Together, psychology and history can teach people a great deal about who they are. By applying psychology to an analysis of the past, we can not only determine what mistakes we made, but also why we may have made those mistakes. Think of when South Carolina seceded from the Union on December 20, 1860. Thanks to history, we know this event took place and we know that it caused more states to secede and eventually led to a four year long war. By looking at this cessation through a psychological lens, people can try to understand why South Caroline decided to leave the Union. People can look at the emotions that may have been felt by the leaders of South Carolina and the intuition that led them to secede. By learning about these, we can try determine what caused South Caroline and the states that followed to secede. This can then help us learn about who we are in times where we feel trapped and angry and can help us prevent drastic measures similar to the ones taken by South Carolina.

TOK
However helpful these areas of knowledge may sometimes be, they are not always accurate. Psychology is largely based on uncertainty, because the research conducted cannot give people a definite conclusion. It can only give evidence, which can be used to create ideas of how people act. However, none of it is for certain. History also has some limitations. History is largely based on memory, perception, and language, and each of these can cause it to be highly conflicting. Memory is not always reliable and can be under or over exaggerated with time. This can lead to events being much different than they actually were. The way a person perceives something can also largely affect the history that they describe. Different accounts of the same historical events are often extremely different. Language also plays a large factor because it is how we record our history. Before written word existed, people recorded history orally. This was a problem because those stories evolved over time and are now either lost or completely different. Due to this, people do not know much of the history that took place before written word. There are even some problems with the written histories. There is no guarantee that what is written is true. Just like psychology, there is no certainty, only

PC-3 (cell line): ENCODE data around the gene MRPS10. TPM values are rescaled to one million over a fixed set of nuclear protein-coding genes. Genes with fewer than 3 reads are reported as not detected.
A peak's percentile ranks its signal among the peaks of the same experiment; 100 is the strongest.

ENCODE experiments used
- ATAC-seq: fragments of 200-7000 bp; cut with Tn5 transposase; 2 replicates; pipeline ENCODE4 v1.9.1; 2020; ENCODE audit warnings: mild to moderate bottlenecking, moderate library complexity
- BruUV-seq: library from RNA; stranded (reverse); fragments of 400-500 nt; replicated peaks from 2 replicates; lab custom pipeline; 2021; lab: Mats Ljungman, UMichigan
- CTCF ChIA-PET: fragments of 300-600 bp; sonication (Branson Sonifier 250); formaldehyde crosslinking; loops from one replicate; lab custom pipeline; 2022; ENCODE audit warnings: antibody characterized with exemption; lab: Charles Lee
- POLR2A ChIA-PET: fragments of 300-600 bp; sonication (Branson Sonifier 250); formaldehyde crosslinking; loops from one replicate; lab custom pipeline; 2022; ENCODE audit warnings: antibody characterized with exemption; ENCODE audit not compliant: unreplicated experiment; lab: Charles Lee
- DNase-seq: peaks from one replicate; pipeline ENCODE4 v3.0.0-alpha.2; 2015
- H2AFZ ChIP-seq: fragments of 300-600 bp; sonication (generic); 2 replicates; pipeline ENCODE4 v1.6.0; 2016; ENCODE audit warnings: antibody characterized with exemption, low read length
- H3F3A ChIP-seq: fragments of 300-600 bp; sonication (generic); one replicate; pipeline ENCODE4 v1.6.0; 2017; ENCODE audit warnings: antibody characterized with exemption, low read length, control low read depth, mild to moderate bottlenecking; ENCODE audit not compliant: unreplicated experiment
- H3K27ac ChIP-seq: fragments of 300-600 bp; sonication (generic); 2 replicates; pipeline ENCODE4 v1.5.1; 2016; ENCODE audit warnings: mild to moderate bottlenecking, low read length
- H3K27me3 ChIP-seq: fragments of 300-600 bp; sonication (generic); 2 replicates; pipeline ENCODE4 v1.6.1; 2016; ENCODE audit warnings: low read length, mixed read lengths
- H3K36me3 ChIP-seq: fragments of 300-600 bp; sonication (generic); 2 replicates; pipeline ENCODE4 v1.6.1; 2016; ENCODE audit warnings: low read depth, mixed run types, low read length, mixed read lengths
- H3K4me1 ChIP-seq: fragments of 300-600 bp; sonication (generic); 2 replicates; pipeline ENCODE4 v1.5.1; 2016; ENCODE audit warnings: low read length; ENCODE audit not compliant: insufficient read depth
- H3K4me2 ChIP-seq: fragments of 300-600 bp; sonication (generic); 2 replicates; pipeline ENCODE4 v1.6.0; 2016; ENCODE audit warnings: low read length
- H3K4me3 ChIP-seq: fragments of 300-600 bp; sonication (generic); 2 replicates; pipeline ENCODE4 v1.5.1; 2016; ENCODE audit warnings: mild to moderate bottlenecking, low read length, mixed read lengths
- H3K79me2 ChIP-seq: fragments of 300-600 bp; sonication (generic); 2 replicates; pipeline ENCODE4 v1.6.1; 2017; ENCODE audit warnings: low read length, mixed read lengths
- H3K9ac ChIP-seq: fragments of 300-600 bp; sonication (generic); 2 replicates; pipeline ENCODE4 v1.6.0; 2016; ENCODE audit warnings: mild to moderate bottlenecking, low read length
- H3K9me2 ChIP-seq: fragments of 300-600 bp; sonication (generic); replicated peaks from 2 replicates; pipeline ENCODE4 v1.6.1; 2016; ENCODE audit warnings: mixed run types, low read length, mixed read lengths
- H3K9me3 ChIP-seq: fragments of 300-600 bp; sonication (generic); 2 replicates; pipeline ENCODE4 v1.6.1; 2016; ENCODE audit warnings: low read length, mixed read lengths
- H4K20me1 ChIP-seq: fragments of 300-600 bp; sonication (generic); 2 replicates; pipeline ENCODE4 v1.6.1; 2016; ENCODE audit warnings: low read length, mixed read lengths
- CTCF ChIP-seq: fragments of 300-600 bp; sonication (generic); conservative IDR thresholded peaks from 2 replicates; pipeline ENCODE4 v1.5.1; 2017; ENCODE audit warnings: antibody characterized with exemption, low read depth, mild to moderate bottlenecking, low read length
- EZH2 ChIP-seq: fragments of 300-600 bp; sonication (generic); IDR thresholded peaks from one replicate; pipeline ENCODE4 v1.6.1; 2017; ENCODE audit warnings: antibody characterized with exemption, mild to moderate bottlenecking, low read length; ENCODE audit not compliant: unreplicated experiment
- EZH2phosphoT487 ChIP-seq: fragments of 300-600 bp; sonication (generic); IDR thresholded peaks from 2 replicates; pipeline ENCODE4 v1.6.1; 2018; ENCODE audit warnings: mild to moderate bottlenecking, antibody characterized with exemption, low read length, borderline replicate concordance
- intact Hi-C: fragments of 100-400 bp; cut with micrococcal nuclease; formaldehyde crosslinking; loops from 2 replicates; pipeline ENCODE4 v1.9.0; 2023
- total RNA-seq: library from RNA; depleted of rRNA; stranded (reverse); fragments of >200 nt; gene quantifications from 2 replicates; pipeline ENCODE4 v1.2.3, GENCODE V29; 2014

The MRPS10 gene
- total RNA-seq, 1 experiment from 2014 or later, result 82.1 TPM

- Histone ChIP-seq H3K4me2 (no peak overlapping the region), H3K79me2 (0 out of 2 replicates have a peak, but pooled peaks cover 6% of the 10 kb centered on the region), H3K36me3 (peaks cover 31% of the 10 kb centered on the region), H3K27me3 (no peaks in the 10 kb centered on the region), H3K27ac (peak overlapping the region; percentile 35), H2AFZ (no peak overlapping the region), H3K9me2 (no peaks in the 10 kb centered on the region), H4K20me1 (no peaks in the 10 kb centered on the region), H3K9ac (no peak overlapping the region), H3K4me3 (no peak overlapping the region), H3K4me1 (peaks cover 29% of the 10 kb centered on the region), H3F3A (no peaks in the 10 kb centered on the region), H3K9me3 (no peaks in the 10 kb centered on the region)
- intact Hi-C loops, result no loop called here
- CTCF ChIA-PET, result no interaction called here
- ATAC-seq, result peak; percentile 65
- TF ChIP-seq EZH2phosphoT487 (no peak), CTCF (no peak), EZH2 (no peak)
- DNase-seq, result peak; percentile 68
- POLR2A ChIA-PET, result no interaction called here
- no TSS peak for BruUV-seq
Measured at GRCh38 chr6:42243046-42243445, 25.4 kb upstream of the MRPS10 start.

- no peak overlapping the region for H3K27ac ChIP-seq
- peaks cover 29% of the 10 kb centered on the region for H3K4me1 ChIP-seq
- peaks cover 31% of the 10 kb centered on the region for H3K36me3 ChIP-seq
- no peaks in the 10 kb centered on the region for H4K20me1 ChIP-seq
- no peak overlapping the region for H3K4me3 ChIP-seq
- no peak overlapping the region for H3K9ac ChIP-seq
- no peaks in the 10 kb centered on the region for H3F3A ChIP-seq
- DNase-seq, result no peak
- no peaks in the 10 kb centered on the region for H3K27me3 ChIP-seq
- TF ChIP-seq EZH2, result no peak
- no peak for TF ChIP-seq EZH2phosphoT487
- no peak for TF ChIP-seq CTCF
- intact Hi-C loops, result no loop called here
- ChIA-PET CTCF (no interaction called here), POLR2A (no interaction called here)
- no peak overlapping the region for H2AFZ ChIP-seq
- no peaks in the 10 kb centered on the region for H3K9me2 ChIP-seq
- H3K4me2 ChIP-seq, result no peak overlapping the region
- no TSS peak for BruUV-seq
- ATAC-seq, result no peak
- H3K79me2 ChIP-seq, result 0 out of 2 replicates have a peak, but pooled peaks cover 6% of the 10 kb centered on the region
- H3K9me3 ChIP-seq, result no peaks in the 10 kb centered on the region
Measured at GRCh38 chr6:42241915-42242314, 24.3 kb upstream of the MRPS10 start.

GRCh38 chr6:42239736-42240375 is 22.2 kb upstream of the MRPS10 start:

evidence that supports it.

By using the human sciences to study the behaviors of humans and history to study the past of humans, we can try to gain more knowledge that can help us while we try discover who we are as humans. Psychology helps us realize the behaviors of humans and history informs us of the patterns of the past, and by combining the two we can try to understand why we have taken the actions we have and what that says about who humans are.




1 comment:

  1. This is a clear and well-organized analysis. I especially your careful interest in the possible meanings of knowledge, and in your clear choice of two compelling AOKs for analysis. Your claims about these AOKs are all true, though some feel a little bit surface level. You are bringing in the WOKs in a useful way, but what seems missing is the "So What?" What does it mean to give us a "sense of who we are" and what effect does that have?

    You get closer to this in your history section, which suggests that we might be able to avoid future mistakes by looking to the past. I wonder how that plays out IRL, though. We haven't managed to end all wars, no matter how closely we study those of the past...

    The least clear moment is when you are trying to read the Civil War in psychological terms. Something doesn't fit there--maybe sociology would be more useful? Relationships between groups?

    Your analysis of the potential weaknesses of these AOKs is also compelling, but lacks that same "so what?" How do these weaknesses affect each AOKs ability to "give us a sense of who we are?"